Rutupiae( Richborough, on the east coast of Kent). Neither of these locations is certain. Dio does not mention the port of departure, and although Suetonius says that the secondary force under Claudius sailed from Boulogne, [Suetonius, "Claudius" [http://penelope.uchicago.edu/Thayer/E/Roman/Texts/Suetonius/12Caesars/Claudius*.html#17 17] ] it does not necessarily follow that the entire invasion force did. Richborough has a large natural harbour which would have been suitable, and archaeology shows Roman military occupation at about the right time. However, Dio says the Romans sailed east to west, and a journey from Boulogne to Richborough is south to north. Some historians [For example, John Manley, "AD43: a Reassessment".] suggest a sailing from Boulogne to the Solent, landing in the vicinity of Noviomagus ( Chichester) or Southampton, in territory formerly ruled by Verica. An alternative explanation might be a sailing from the mouth of the Rhineto Richborough, which would be east to west. [Strabo ("Geography" [http://penelope.uchicago.edu/Thayer/E/Roman/Texts/Strabo/4E*.html#5.2 4:5.2] ) names the Rhine as a commonly-used point of departure for crossings to Britain in the 1st century AD.]
British resistance was led by
Togodumnusand Caratacus, sons of the late king of the Catuvellauni, Cunobelinus. A substantial British force met the Romans at a river crossing thought to be near Rochester on the River Medway. The battle raged for two days. Hosidius Geta was almost captured, but recovered and turned the battle so decisively that he was awarded the " ornamenta triumphalia".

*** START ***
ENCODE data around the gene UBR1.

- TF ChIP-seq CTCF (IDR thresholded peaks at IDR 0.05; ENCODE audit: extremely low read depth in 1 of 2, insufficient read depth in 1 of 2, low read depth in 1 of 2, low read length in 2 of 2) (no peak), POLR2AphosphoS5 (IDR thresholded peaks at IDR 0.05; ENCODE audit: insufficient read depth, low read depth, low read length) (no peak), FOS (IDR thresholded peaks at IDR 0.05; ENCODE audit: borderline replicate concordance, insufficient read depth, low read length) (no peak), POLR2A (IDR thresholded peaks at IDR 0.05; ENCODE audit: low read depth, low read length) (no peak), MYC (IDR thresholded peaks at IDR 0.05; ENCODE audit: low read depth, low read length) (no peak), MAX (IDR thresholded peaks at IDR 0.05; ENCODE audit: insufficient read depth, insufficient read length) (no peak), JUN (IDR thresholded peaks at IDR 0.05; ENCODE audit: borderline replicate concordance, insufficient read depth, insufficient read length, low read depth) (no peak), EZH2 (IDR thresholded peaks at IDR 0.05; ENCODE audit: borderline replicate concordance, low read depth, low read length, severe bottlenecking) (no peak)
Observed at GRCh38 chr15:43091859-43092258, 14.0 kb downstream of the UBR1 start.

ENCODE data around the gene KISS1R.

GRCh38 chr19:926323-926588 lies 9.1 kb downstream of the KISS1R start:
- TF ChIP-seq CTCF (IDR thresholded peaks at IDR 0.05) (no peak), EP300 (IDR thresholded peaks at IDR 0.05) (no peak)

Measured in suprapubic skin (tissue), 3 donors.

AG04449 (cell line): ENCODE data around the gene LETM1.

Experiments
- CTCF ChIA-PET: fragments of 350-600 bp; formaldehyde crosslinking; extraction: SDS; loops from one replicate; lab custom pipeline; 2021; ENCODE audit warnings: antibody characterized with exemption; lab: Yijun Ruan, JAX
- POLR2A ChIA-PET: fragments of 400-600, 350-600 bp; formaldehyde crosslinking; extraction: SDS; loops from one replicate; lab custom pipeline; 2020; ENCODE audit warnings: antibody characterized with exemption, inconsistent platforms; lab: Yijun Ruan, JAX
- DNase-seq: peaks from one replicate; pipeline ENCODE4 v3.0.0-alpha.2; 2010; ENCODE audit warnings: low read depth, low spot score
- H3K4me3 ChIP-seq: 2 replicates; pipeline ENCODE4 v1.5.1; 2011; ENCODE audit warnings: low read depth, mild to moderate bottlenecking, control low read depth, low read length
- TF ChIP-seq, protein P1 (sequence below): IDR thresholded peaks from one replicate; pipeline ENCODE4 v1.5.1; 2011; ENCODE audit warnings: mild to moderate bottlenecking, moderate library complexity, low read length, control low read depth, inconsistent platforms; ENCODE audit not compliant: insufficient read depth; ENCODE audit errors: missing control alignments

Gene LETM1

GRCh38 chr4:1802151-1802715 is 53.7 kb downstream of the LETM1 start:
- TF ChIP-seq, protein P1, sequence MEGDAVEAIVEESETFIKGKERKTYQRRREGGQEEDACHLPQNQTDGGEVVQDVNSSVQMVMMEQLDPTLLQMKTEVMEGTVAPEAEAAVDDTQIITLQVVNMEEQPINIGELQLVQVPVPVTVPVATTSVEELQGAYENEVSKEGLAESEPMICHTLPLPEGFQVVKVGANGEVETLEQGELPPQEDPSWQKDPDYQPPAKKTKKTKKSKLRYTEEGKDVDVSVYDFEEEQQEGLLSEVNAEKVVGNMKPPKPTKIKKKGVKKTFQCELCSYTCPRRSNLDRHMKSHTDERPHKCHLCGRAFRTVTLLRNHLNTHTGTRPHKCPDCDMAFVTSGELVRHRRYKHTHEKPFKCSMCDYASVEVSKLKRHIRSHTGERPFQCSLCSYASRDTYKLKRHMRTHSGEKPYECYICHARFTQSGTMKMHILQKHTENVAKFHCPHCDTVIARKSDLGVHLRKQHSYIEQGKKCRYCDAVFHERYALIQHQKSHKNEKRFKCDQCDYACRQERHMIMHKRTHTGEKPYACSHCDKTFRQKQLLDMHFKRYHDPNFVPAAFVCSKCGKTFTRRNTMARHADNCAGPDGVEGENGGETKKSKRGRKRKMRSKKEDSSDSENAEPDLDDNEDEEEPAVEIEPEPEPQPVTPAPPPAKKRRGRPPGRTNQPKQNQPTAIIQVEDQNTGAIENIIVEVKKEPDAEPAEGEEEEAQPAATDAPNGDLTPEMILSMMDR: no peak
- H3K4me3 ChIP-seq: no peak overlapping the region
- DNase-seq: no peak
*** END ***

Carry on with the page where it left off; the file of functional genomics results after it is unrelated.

The British were pushed back to the Thames. The Romans pursued them across the river causing them to lose men in the marshes of
Essex. Whether the Romans made use of an existing bridge for this purpose or built a temporary one is uncertain. At least one division of auxiliary Batavian troops swam across the river as a separate force.
Togodumnus died shortly after the battle on the Thames. Plautius halted and sent word for Claudius to join him for the final push. Cassius Dio presents this as Plautius needing the emperor's assistance to defeat the resurgent British, who were determined to avenge Togodumnus. However, Claudius was no military man. Claudius's arch says he received the surrender of eleven kings without any loss,  and Suetonius says that Claudius received the surrender of the Britons without battle or bloodshed. [Suetonius, "Claudius" [http://penelope.uchicago.edu/Thayer/E/Roman/Texts/Suetonius/12Caesars/Claudius*.html#17 17] ] It is likely that the Catuvellauni were already as good as beaten, allowing the emperor to appear as conqueror on the final march on Camulodunum. Cassius Dio relates that he brought